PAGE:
The design of chemical products and processes which reduce or eliminate the generation of hazardous substances is called Green Chemistry.
There is an increasing awareness among scientists and engineers that the Earth’s resources are limited and the ever-growing world population and rapid technological development place increasing stress on the available global resources. The rapid advancement of technology without regard to the negative impacts on human health and the environment will eventually have disastrous consequences. This realization has led scientists and engineers to promote the “Green Chemistry” and “Green Engineering” initiatives. Green Chemistry focuses primarily on the elimination or reduction of the use and generation of substances that are hazardous to human health and the environment.
Green Engineering has a somewhat broader view. It focuses on the design, development, and use of products, processes, and systems that are economically feasible while minimizing the risks to human health and the environment. Basically, green engineering seeks to conduct its professional activities in a manner that lessens the negative impacts on the planet and its ability to sustain life and focuses on how to achieve economic, social, and environmental sustainability through the application of green science and technology. These goals go beyond the impacts of the products or processes themselves and must include the entire life cycle of the materials and forms of energy used in the design.
Life cycle design begins with the impacts of the acquisition of the necessary raw materials. These could include the environmental effects of the mining, drilling, or harvesting techniques used to obtain the raw materials. The life cycle assessment continues through the manufacturing, distribution, use, and eventual disposal or recycles of a product. Many times, products are presented as green because the product itself has no negative impacts on the environment.
However, a thorough life-cycle analysis can sometimes reveal toxic effects in its manufacture or disposal. Green Engineering seeks to assure that all materials and energy sources involved in a process, as well as final products, are as nonhazardous as possible while minimizing energy consumption and material use and preventing waste generation. Materials and energy sources should be renewable rather than depleting and final products, processes, and systems should be designed from production to disposal or recycle with this concept in mind.
The principles of Green Engineering have been outlined by the American Chemical Society and the Environmental Protection Agency. These principles are intended to be used as guidelines to achieve the optimization of sustainability in the design of products, processes, and systems.
The major points in both these lists of green principles are:
• The use of materials and energy sources that are inherently nonhazardous.
• To prevent waste rather than rely on after treatment.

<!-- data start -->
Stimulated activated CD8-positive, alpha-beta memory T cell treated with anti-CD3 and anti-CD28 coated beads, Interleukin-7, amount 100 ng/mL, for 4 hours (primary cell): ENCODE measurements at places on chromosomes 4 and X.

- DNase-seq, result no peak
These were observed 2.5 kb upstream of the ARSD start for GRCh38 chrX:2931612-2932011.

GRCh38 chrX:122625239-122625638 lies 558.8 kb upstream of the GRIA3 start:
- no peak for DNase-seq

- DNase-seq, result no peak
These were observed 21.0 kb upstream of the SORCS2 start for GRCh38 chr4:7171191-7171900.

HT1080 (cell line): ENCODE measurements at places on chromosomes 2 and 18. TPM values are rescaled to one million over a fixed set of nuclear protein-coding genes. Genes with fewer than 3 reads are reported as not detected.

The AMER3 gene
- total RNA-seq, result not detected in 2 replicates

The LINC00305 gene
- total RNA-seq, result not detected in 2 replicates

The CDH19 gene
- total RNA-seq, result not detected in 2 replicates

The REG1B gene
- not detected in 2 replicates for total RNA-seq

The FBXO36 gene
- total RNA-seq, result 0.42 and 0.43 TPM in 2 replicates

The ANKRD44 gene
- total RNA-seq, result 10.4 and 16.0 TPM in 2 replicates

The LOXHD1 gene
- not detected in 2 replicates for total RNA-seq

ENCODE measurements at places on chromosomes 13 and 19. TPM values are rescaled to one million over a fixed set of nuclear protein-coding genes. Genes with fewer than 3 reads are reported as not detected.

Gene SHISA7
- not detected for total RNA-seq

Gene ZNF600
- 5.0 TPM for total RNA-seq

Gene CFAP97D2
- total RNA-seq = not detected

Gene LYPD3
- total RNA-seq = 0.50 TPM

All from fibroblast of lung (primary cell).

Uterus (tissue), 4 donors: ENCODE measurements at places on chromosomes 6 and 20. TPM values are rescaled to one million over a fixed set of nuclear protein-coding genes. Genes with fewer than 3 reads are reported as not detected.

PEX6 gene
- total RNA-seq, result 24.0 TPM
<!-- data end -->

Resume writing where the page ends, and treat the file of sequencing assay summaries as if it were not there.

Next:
• To minimize the consumption of energy and materials.
• The use of renewable materials and energy.
• To minimize the number of material types used in a process.
• To make use of local sources of materials and energy.
• To design for recycling.
• To maximize efficiency.
• To choose simplicity over complexity.
•To maximize durability without environmental immortality.
• To meet needs while minimizing excess.
These principles of Green Engineering are built on the idea that it is easier, more efficient, and less costly to incorporate the prevention of negative environmental impacts at the beginning of a design rather than relying on clean up after they occur.
Choices must be made to minimize these impacts as much as possible while still meeting the needs of society. Engineers make decisions daily that have potentially significant impacts on the environment. These decisions can either contribute to our environmental problems and the depletion of our natural resources or they can reduce the negative effects of technology on the environment and help us achieve environmental, social, and economic sustainability.
The National Academy of Engineering lists mitigation and adaptation to climate change and the development of clean energy sources at the top of the“Grand Challenges for Engineering” in the next millennium. These global problems are listed as threatening the future itself.
Slowing the effects of climate change will require new methods for capturing carbon produced during the combustion of fuel and sequestering it in an environmentally benign form. At the same time, the emissions of carbon and other greenhouse gases need to be reduced as much as possible. Adapting to the impacts of climate change will require designing infrastructure and agricultural processes that can withstand more severe storms, heat waves, floods, and drought.
Although the use of carbon-free energy sources such as solar or nuclear is attractive, their wide use will require the development of more efficient, economical, and less hazardous manufacturing and operating processes. These challenges bridge across the fields of engineering and chemistry and meeting them will require a broad knowledge of both disciplines. The development of sustainable solutions to meet these challenges will require engineers and chemists working together in interdisciplinary teams on a global scale.
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